Otto Warmbier: North Korea releases jailed US student ‘in coma’

US student Otto Warmbier has been freed from jail in North Korea, but his parents say he has been in a coma for a year.
The US secretary of state said the 22-year-old was on his way home to the US.
The Warmbier family told US media they had found out only last week that their son has been in a coma since shortly after his trial in March 2016.
Mr Warmbier was sentenced to 15 years of hard labour for attempting to steal a propaganda sign from a hotel.
Who is Otto Warmbier?
Otto Warmbier is an economics student from the University of Virginia, originally from Cincinnati, Ohio.
He was in North Korea as a tourist with Young Pioneer Tours when he was arrested on 2 January 2016.
He appeared emotional at a news conference a month later, in which he tearfully confessed to trying to take the sign as a “trophy” for a US church, adding “the aim of my task was to harm the motivation and work ethic of the Korean people”.
Foreign detainees in North Korea have previously recanted confessions, saying they were made under pressure.
After a short trial on 16 March, Mr Warmbier was given a 15-year prison sentence for crimes against the state.
His parents Fred and Cindy told CNN in early May that they had had no contact with their son for more than a year.
What is his condition now?
In a statement, Fred and Cindy said: “Otto has left North Korea. He is on a Medivac flight on his way home.
“Sadly, he is in a coma and we have been told he has been in that condition since March 2016. We learned of this only one week ago.”
They were quoted by the Washington Post as saying they had been told Otto had contracted botulism, a rare illness that causes paralysis, soon after his trial in March 2016.
He was given a sleeping pill and had been in a coma ever since, the newspaper said.
Mr Tillerson made no mention of Mr Warmbier’s condition in his statement, saying only that he was on his way home to be reunited with his family and would not make any further comment, out of respect for the privacy of the family.
The sign Mr Warmbier is alleged to have tried to stealImage copyrightREUTERS
Image caption
The sign Mr Warmbier is alleged to have tried to steal, reportedly says: “Let’s arm ourselves strongly with Kim Jong-il patriotism”
Who else is detained in North Korea?
There are reported to be three other US citizens in custody in North Korea. They are:
Kim Dong-chul, a 62-year-old naturalised US citizen born in South Korea, who was sentenced to 10 years hard labour in April 2016 for spying
Korean-American professor Kim Sang-duk (or Tony Kim) who was detained in April 2017. The reasons for his arrest are not yet clear
Kim Hak-song, like Kim Sang-duk, worked at the Pyongyang University of Science and Technology (PUST) and was detained in May 2017 on suspicion of “hostile acts” against the state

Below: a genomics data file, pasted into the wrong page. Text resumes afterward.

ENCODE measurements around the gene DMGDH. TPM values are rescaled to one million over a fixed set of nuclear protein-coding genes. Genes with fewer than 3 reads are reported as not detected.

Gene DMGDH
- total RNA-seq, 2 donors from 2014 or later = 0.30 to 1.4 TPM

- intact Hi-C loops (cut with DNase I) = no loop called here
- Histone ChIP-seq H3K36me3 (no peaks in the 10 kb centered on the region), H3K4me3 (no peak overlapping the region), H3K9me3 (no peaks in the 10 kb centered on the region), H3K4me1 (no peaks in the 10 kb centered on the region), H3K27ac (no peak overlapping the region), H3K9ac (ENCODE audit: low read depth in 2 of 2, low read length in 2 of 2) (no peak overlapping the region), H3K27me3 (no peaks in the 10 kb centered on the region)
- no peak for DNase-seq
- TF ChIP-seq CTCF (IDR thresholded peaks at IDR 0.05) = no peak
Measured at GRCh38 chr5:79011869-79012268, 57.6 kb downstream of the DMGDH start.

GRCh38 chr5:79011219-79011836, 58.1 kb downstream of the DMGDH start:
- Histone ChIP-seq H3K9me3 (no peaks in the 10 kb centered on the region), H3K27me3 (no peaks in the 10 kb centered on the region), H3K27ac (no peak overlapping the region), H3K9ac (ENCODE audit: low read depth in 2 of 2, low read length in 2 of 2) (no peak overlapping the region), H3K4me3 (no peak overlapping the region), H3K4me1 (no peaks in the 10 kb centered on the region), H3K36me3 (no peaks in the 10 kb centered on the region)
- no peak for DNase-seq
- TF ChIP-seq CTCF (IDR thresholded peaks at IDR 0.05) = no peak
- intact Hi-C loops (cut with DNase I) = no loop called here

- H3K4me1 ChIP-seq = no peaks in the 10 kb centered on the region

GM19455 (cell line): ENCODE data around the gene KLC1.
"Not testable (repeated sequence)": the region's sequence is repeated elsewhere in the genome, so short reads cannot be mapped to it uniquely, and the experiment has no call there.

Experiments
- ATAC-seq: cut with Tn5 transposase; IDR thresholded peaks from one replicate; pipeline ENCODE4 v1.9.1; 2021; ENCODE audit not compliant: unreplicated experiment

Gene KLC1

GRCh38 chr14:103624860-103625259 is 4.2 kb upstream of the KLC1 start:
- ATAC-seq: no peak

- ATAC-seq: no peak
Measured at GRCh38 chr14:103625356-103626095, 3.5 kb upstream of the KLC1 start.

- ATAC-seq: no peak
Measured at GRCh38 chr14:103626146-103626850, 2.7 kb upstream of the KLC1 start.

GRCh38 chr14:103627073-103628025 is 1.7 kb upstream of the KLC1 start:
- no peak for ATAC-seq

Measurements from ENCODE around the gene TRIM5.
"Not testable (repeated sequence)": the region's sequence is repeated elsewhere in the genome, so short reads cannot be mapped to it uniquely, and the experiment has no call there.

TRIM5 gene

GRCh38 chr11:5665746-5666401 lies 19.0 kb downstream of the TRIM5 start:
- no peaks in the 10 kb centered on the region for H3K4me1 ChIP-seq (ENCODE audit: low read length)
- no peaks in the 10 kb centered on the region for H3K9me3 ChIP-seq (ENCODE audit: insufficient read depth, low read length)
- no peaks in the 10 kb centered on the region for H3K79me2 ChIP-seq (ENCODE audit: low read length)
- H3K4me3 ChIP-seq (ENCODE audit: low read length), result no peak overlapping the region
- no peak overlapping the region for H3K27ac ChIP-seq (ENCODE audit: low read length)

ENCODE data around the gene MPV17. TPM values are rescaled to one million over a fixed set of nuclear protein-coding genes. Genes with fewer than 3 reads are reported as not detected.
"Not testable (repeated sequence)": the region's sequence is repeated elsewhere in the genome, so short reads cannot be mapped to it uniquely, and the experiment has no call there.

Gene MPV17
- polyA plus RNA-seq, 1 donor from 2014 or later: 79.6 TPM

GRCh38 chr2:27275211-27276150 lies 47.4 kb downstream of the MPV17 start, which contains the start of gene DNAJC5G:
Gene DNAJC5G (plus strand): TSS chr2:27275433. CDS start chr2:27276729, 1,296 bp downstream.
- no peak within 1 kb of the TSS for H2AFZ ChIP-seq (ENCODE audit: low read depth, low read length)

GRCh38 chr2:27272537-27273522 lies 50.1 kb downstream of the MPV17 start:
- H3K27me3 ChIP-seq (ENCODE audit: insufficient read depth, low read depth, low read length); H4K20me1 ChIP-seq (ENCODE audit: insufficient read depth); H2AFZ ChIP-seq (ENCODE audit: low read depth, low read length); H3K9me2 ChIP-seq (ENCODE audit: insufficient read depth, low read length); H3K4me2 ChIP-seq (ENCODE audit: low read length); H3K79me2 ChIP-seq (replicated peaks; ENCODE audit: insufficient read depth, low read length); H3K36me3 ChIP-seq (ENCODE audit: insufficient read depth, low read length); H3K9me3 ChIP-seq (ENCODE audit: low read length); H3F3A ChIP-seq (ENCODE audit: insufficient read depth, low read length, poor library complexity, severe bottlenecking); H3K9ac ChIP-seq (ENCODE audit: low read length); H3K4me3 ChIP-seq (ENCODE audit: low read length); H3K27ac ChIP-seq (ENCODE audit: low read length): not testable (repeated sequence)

The US has in the past accused North Korea of detaining its citizens to use them as pawns in negotiations over its nuclear weapons programme.
The arrests have come at a time of heightened tension between North Korea and the US and its regional neighbours.
US citizen Kim Dong-chul addresses a news conference in Pyongyang, in this photo released by KCNA, 25 March 2016Image copyrightAFP
Image caption
Kim Dong-chul appeared on North Korea television a month after Otto Warmbier, also giving a tearful confession
In other news on Tuesday, South Korea said it had found a North Korean drone that had crashed after taking photos of the US-funded Terminal High-Altitude Area Defense system (Thaad), which aims to protect the South from the North’s missiles.
South Korea’s military also reported that a North Korean soldier had defected across the heavily-protected Demilitarized Zone (DMZ), a rare occurrence.
Why is Dennis Rodman in Pyonyang?
Mr Warmbier’s release comes hours after US basketball star Dennis Rodman arrived in North Korea.
Mr Rodman is a friend of North Korean leader Kim Jong-un and has made several visits to the country in recent years.
Dennis Rodman mobbed by the press en route to PyongyangImage copyrightREUTERS
Image caption
Dennis Rodman was mobbed by the press at Beijing airport en route to Pyongyang
There was some speculation that he might plead the case for the American detainees, but en route to North Korea he told reporters “my purpose is to actually see if I can keep bringing sports to North Korea”.
He also said “I’m just trying to open the door”, and added that he was “pretty much sure that [US President Trump] is happy with the fact that I am over here trying to accomplish something that we both need”.
Mr Trump said in 2013 of Mr Rodman’s then visit to North Korea: “You look at the world, the world is blowing up around us. Maybe Dennis is a lot better than what we have.”
bbc.com

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